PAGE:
As for automation, I think that when automated cars hit the roads (some are saying in 5-10 years?), the low-skilled market will be disrupted at an unprecedented level. Truck , taxi, limo, Fed-Ex and UPS drivers will all see their jobs at risk.
Oct 28, 2014 — 7:48 am
@Jim – Thanks. I agree. If your job can be defined by an algorithm it will be replaced. It is just a matter of time. I don’t necessarily see that as a bad thing though, but I’ll save those thoughts for a future post.
Sep 23, 2015 — 1:31 pm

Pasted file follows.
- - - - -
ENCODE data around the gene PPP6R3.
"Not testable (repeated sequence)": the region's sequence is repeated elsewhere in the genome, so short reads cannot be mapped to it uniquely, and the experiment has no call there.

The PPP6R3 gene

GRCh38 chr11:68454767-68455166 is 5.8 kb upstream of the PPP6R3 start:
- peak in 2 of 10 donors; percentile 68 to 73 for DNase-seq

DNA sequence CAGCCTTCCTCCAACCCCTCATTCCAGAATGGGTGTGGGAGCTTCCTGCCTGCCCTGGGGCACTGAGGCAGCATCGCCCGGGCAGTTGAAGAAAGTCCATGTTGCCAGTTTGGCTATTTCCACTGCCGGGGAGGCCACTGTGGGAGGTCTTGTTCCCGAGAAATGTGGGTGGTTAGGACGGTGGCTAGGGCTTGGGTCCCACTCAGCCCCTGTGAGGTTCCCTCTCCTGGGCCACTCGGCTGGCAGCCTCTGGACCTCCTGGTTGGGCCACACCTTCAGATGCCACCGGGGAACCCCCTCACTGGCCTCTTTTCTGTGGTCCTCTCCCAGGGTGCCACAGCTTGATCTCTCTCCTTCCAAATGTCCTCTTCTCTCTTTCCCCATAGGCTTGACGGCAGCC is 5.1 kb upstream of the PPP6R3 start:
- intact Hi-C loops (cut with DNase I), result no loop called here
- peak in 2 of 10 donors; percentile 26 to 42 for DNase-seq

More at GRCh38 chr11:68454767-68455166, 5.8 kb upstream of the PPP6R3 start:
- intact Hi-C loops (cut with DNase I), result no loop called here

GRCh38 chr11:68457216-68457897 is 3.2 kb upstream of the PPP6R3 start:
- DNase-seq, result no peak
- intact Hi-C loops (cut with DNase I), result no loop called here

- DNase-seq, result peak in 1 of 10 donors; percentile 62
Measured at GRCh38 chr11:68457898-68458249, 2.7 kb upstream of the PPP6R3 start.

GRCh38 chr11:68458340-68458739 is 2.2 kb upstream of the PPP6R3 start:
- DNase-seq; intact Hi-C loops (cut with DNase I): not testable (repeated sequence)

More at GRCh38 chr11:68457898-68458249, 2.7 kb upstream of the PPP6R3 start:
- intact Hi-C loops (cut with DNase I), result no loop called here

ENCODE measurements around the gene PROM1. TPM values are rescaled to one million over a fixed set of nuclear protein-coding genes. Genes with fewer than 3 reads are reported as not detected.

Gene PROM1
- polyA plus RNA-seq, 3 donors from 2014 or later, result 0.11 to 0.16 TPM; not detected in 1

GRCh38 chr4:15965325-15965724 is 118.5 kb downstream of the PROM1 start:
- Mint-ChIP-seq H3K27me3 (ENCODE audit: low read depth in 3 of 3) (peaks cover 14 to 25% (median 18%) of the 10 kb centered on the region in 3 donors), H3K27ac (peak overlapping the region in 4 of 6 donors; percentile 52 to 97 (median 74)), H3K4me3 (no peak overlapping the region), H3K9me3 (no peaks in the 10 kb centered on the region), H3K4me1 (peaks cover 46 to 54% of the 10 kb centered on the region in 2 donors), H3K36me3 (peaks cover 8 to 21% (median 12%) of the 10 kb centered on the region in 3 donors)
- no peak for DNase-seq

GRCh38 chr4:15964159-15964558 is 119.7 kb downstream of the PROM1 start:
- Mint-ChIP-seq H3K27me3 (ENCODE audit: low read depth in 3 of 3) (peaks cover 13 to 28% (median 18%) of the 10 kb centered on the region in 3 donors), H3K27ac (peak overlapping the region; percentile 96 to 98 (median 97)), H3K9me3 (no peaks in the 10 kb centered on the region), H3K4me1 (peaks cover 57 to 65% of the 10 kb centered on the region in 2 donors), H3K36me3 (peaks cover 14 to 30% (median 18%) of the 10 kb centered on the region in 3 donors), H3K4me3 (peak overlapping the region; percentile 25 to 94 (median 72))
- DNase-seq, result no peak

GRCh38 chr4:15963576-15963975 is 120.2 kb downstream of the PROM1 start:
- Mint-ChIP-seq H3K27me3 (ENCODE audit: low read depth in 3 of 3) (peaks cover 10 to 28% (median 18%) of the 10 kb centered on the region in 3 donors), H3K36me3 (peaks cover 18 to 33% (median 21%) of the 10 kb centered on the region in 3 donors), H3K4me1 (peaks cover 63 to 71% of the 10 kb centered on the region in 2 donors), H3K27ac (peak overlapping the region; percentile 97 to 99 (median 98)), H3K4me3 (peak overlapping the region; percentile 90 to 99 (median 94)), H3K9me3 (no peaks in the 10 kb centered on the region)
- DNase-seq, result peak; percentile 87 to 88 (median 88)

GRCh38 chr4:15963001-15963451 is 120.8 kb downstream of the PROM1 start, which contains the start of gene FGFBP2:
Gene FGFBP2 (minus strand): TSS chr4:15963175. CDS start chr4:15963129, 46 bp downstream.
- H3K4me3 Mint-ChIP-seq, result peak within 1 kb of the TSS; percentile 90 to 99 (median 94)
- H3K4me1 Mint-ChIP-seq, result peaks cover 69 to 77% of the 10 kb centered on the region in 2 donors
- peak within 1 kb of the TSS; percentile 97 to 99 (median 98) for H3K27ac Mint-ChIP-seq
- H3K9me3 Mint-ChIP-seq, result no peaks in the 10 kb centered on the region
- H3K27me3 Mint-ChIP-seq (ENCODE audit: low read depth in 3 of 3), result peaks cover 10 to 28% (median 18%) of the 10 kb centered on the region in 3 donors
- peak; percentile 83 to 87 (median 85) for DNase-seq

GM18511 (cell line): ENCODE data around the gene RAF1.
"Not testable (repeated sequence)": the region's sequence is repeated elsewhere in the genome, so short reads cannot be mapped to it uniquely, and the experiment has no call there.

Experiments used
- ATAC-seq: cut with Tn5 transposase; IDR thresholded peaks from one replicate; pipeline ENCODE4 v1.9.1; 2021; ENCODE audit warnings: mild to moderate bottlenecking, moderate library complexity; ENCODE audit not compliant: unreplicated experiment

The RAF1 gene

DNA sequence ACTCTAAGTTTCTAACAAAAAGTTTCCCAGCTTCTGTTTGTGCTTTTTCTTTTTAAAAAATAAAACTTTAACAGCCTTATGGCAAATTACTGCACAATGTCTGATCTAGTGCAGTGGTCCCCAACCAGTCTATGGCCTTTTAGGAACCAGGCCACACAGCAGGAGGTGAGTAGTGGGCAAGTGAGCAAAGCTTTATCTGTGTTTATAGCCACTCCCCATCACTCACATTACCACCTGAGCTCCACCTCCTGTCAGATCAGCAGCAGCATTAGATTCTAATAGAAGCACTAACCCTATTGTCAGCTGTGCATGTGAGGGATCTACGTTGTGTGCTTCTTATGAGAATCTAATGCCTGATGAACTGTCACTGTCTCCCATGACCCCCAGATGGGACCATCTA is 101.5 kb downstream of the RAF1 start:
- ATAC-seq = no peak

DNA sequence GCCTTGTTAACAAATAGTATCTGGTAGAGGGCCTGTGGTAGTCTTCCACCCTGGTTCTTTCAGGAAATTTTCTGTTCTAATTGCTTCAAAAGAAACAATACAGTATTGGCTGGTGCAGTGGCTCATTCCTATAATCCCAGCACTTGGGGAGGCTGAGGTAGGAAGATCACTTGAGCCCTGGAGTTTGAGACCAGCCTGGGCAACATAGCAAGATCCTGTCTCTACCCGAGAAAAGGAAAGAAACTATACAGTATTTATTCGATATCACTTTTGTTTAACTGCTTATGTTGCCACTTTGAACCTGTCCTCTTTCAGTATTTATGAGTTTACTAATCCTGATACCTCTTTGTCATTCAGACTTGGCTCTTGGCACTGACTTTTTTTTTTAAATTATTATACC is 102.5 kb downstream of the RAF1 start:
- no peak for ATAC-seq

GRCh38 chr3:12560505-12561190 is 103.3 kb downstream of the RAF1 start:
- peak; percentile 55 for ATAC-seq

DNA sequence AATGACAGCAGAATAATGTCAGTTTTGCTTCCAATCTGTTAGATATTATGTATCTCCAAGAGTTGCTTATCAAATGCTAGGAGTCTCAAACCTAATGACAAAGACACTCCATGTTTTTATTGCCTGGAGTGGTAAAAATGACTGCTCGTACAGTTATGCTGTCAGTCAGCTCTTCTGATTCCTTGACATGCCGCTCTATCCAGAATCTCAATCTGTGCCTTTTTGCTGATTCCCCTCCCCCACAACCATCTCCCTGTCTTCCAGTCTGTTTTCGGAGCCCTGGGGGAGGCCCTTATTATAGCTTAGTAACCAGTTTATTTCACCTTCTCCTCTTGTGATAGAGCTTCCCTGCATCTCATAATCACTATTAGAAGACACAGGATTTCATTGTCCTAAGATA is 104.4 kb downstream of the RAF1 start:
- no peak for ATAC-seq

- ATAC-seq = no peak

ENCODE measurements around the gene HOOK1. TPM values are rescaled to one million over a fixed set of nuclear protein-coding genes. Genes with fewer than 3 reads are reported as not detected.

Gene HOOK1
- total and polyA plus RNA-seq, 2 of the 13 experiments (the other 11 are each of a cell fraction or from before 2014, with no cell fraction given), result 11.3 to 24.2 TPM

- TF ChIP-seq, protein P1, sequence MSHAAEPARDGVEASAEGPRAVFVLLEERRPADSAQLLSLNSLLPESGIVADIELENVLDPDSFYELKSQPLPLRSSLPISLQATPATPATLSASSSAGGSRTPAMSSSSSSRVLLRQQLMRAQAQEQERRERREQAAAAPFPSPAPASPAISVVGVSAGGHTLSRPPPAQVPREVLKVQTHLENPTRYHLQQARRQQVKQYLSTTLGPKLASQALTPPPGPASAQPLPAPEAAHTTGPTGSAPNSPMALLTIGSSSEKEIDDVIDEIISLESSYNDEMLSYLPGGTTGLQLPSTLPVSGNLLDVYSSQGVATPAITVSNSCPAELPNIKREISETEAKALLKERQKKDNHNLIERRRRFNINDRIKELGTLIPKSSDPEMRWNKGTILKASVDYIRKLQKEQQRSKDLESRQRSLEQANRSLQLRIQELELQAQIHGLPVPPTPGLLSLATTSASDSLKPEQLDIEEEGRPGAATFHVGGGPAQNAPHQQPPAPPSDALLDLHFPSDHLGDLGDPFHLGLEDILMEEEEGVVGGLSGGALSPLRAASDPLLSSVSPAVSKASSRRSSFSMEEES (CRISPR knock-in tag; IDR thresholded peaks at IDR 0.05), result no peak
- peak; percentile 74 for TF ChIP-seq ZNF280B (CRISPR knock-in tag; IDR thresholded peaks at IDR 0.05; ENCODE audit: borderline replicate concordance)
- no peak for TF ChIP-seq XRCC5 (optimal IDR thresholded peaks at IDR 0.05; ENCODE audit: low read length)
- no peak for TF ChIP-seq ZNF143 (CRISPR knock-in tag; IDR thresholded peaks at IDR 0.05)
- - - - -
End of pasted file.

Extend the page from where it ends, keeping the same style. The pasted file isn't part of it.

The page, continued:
You make a good point and it is very true. I’m 30 years old and I also work at Pizza hut (inside). Because I am a felon for the rest of my life for something dumb that happened several years ago, and because I do not have college education, obtaining a job that pays a livable wage is very difficult. As much as it bothers me that I work much harder and make much less than millions of Americans I seem to be the only person earning a poverty wage who understands that raising the minimum wage will have more negative impact on us then positive. I know they try to tell us that raising the minimum wage wont cause inflation, but how could in not? If the company I work for is forced to pay its employees much higher wages, where is that money going to come from? We certainly know the owners and CEOs are not going to take pay cuts. We will end up raising our prices, and so will everyone else. after a couple years $15 wont go an further than $7.25 goes today. The other thing is, when the wage goes up, everyone’s wage will go up to exactly $15 and no more. so the 5 years of loyalty and experience that has me earning a couple dollars over the minimum now will mean nothing and I will have to start from the bottom again. Everybody can not be middle class, its just not possible. Workers who are making $15-$20 an hour already are not going to get giant raises when minimum wage goes up, most will keep their same wage. we are not being brought up to their level, they are being brought down to our level. When our middle class citizens are earning just over minimum wage they are no longer middle class. Middle class America will be eliminated. the wealthy will be fine. We know they will see to it that they are taken care of. the percent of low income families in America will skyrocket. The powers that be know what they are doing. They will make it look like they want to help us and that they care about us, but in the long run the wealthy are just going to get wealthier and hey know it.